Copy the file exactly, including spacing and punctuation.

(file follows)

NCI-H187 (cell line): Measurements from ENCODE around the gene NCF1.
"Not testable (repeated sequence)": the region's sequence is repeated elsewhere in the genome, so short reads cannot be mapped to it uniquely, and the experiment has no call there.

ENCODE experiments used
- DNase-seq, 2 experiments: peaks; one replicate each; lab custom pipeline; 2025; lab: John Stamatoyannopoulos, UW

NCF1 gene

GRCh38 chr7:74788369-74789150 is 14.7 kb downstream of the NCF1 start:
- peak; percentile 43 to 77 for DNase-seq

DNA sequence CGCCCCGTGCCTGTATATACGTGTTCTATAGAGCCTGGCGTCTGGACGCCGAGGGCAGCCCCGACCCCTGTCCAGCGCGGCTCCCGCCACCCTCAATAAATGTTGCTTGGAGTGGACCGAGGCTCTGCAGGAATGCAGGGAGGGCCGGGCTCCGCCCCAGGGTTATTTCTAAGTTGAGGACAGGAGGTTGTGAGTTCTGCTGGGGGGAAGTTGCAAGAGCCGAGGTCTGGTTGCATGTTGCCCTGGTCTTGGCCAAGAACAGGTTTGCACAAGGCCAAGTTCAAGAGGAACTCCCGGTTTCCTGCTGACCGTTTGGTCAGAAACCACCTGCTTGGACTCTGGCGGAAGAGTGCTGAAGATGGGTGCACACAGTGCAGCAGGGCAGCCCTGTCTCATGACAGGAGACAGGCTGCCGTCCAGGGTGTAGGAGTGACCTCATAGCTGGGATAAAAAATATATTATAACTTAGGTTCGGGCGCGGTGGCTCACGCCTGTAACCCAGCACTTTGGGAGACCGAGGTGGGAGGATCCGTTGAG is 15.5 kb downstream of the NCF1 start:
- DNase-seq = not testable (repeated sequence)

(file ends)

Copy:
NCI-H187 (cell line): Measurements from ENCODE around the gene NCF1.
"Not testable (repeated sequence)": the region's sequence is repeated elsewhere in the genome, so short reads cannot be mapped to it uniquely, and the experiment has no call there.

ENCODE experiments used
- DNase-seq, 2 experiments: peaks; one replicate each; lab custom pipeline; 2025; lab: John Stamatoyannopoulos, UW

NCF1 gene

GRCh38 chr7:74788369-74789150 is 14.7 kb downstream of the NCF1 start:
- peak; percentile 43 to 77 for DNase-seq

DNA sequence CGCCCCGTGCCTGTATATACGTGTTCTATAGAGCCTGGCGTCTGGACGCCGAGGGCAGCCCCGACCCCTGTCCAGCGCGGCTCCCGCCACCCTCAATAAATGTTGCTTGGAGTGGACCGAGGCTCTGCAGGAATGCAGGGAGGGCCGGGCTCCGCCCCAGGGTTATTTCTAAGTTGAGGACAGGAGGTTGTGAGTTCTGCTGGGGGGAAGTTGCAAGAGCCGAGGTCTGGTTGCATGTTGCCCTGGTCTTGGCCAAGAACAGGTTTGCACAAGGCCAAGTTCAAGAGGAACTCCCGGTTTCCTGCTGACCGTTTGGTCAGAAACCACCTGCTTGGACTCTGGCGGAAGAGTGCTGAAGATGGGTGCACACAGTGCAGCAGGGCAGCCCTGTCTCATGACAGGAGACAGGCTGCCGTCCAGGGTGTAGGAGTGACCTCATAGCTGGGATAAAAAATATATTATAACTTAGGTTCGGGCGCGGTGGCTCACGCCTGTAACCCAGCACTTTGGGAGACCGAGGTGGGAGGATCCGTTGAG is 15.5 kb downstream of the NCF1 start:
- DNase-seq = not testable (repeated sequence)